Journal Article


Raymond L Stallings
Rogier Versteeg
Jan Koster
Leah Alcock
Karen M Watters
Kenneth Bryan
Sudipto Das
Patrick G Buckley



humans pharmacology epigenesis genetic dna methylation gene expression regulation neoplastic azacitidine drug effects genetics analogs derivatives genome gene dosage telomere pathology neuroblastoma polymerase chain reaction

Genome-wide DNA methylation analysis of neuroblastic tumors reveals clinically relevant epigenetic events and large-scale epigenomic alterations localized to telomeric regions. (2010)

Abstract The downregulation of specific genes through DNA hypermethylation is a major hallmark of cancer, although the extent and genomic distribution of hypermethylation occurring within cancer genomes is poorly understood. We report on the first genome-wide analysis of DNA methylation alterations in different neuroblastic tumor subtypes and cell lines, revealing higher order organization and clinically relevant alterations of the epigenome. The methylation status of 33,485 discrete loci representing all annotated CpG islands and RefSeq gene promoters was assessed in primary neuroblastic tumors and cell lines. A comparison of genes that were hypermethylated exclusively in the clinically favorable ganglioneuroma/ganglioneuroblastoma tumors revealed that nine genes were associated with poor clinical outcome when overexpressed in the unfavorable neuroblastoma (NB) tumors. Moreover, an integrated DNA methylation and copy number analysis identified 80 genes that were recurrently concomitantly deleted and hypermethylated in NB, with 37 reactivated by 5-aza-deoxycytidine. Lower expression of four of these genes was correlated with poor clinical outcome, further implicating their inactivation in aggressive disease pathogenesis. Analysis of genome-wide hypermethylation patterns revealed 70 recurrent large-scale blocks of contiguously hypermethylated promoters/CpG islands, up to 590 kb in length, with a distribution bias toward telomeric regions. Genome-wide hypermethylation events in neuroblastic tumors are extensive and frequently occur in large-scale blocks with a significant bias toward telomeric regions, indicating that some methylation alterations have occurred in a coordinated manner. Our results indicate that methylation contributes toward the clinicopathological features of neuroblastic tumors, revealing numerous genes associated with poor patient survival in NB.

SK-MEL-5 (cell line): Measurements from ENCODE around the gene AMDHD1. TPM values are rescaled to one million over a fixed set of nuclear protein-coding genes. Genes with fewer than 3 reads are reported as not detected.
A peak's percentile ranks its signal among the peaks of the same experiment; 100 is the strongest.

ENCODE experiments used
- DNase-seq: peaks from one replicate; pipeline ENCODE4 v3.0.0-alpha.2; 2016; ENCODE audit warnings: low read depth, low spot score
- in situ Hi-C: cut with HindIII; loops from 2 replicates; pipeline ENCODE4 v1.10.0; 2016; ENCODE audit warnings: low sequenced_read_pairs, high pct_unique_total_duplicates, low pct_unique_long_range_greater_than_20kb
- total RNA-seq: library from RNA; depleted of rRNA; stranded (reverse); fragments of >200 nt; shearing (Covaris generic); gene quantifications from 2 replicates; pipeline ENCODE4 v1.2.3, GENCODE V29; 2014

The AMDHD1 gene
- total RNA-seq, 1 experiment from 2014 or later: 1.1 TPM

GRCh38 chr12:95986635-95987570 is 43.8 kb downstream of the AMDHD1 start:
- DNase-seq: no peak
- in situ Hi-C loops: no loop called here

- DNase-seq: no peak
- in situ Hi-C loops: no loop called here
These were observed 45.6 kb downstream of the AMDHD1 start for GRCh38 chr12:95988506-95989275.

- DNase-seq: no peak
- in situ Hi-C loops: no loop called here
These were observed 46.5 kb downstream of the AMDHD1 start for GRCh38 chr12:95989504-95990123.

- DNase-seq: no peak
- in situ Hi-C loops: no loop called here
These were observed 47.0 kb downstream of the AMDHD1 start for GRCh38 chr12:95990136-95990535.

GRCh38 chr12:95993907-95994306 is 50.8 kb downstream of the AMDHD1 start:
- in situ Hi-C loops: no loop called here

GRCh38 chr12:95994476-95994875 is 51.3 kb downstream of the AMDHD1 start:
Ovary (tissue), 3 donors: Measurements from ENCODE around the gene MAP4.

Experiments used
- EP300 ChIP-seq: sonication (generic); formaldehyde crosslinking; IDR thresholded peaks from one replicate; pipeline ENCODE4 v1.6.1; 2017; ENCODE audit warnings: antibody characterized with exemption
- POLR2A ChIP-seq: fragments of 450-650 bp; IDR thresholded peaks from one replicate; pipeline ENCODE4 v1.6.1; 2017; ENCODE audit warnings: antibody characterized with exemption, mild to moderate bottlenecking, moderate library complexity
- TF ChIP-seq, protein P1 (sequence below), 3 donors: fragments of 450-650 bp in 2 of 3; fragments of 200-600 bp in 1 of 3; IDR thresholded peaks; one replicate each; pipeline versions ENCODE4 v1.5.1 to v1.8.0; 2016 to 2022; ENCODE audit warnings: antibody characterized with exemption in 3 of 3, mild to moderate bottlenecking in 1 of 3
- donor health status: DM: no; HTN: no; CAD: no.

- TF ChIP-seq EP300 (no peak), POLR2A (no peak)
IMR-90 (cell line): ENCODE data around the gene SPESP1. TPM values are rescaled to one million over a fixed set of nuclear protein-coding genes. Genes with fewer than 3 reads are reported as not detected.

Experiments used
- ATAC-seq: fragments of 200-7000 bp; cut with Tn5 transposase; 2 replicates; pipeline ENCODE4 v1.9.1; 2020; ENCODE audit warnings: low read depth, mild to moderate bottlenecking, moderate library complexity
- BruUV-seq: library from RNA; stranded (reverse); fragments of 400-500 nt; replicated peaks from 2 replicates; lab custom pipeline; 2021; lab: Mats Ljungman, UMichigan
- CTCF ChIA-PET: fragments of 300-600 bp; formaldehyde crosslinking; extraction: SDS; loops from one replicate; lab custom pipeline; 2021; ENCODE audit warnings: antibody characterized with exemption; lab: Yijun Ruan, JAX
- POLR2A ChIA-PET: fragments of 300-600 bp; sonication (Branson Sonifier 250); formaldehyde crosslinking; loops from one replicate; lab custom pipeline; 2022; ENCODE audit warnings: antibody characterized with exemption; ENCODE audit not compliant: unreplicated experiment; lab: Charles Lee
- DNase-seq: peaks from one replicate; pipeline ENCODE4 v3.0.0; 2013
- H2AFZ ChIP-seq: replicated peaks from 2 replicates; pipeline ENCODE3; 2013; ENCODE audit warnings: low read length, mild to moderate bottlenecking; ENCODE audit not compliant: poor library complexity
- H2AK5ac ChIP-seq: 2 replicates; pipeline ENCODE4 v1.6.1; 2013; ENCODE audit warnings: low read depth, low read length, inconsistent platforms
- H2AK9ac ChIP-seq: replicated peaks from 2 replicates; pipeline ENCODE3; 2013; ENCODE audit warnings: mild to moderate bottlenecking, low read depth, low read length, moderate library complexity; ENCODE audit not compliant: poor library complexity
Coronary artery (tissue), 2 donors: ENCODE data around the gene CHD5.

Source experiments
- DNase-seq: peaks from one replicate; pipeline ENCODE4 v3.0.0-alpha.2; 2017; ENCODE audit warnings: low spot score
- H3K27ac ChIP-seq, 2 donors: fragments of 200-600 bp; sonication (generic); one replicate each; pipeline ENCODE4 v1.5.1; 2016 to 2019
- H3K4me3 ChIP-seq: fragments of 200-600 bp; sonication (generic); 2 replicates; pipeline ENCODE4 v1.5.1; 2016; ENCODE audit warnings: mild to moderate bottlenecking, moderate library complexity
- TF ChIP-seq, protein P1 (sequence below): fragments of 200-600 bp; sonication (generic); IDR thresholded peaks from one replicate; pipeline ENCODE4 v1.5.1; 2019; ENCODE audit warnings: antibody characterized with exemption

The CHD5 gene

Collections Ireland -> Royal College of Surgeons in Ireland -> PubMed

Full list of authors on original publication

Raymond L Stallings, Rogier Versteeg, Jan Koster, Leah Alcock, Karen M Watters, Kenneth Bryan, Sudipto Das, Patrick G Buckley

Experts in our system

Raymond L Stallings
Royal College of Surgeons in Ireland
Total Publications: 59
Kenneth Bryan
Royal College of Surgeons in Ireland
Total Publications: 36
Sudipto Das
Royal College of Surgeons in Ireland
Total Publications: 15